Thankfully not only did one Edith Ballenger Price, from Newport, Rhode Island, recall that fine verse about "his eerie looks" but she also provided the only American text to date to contain an all-important reference to "his cloven foot." The image of the lady catching sight of 'her lover's' cloven foot is one of the most dramatic snapshots in all of popular balladry. Ms. Price says that she learnt the song from a lady whose family came from England, the only real suggestion that the 'dæmonic' version might have once had a foothold in English tradition. Comparing Ms. Price's rendition with the one in Motherwell's Minstrelsy affords an invaluable insight into how the strings of tradition can preserve the supernatural. The similarities are striking: [here follows a comparison verse by verse]
......
Perhaps one is doing Ms. Price a disservice referring to her rendition as a condensation. Her eight verses accord remarkably well with Motherwell's nine. Perhaps, as the English and American broadsides elected to start the tale in act three, some long-forgotten Scottish wag decided to take Mr. Graves at his word and begin proceedings in "the last act of the play." As it is, Motherwell's reciter and Ms. Price both start and end on the same verse and inbetween agree on all the main particulars (the absence of mariners, the banks of Italy, the cloven foot, the raging sea and a fine 'lingering' quartet that builds to its climax four miles/leagues from shore).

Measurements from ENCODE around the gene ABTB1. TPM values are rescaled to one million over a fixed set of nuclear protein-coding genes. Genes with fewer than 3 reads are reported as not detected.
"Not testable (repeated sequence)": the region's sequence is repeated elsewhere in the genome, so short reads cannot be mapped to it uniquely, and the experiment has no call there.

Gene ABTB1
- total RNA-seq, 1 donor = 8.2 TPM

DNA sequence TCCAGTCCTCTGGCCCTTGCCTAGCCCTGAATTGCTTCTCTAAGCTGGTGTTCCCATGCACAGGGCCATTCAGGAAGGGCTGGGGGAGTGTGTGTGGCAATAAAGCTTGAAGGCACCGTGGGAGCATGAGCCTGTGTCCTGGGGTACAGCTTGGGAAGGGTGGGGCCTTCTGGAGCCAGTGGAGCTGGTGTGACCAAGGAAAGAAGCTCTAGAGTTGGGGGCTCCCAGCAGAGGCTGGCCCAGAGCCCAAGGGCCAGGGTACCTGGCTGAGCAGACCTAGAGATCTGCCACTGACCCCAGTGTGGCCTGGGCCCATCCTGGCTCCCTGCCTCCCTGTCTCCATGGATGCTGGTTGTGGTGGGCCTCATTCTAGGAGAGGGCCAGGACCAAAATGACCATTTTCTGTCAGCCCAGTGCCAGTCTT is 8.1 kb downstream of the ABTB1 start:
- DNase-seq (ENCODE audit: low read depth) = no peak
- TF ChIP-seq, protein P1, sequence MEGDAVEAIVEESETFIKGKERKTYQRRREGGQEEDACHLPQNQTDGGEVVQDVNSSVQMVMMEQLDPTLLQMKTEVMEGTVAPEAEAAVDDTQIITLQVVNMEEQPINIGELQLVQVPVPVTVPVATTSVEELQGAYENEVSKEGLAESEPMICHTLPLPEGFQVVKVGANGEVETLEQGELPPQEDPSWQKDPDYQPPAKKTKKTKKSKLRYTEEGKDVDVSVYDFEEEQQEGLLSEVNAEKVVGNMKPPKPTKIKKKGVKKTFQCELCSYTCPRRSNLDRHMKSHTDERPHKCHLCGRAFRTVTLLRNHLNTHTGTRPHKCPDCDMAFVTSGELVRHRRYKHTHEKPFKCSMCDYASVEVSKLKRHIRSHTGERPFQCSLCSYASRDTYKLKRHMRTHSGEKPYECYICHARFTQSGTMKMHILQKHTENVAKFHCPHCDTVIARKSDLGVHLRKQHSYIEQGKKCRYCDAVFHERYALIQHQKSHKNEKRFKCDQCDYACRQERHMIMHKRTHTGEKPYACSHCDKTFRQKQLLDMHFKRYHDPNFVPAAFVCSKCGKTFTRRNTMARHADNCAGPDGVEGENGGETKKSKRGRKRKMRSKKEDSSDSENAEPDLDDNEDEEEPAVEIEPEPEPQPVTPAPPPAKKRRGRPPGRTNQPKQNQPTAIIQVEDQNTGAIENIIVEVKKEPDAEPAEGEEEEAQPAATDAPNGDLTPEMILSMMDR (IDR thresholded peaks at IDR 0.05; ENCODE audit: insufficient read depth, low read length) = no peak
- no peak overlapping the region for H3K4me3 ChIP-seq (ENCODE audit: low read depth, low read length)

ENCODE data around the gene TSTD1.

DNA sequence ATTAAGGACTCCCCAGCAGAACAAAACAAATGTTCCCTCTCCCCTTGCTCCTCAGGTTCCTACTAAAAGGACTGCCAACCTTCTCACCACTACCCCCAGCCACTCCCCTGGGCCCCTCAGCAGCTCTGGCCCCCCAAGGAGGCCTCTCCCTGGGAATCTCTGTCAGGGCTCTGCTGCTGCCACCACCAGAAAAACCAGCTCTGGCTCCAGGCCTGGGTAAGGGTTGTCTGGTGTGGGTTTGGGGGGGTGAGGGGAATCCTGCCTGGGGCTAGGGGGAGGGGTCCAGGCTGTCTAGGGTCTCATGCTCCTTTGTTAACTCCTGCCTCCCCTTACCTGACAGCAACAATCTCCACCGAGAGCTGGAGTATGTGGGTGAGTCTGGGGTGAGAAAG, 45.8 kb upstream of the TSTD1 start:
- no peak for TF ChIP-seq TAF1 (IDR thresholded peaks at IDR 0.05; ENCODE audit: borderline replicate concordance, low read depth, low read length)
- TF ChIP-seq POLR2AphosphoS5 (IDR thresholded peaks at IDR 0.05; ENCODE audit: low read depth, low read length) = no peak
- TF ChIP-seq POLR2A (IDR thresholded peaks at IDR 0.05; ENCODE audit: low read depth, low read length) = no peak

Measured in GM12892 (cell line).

Indeed, the two texts - recorded a hundred and twenty five years and three thousand miles apart - correspond so well that it begs the question: could Motherwell's version, which was after all a published text, have spawned its own rivulet of tradition? I think not. Setting aside the fact that Motherwell's work remained largely unknown outside antiquarian circles (and indeed the text in question Motherwell only apologetically included as a preface for what he deemed the more authoritative version, t'wit that published by Scott), the imagery in Price's rendition is, if anything, more convincing than Motherwell's. In particular, the penultimate verse, slightly Anglicized in Motherwell, rings with an authentic Scottish brogue in Price: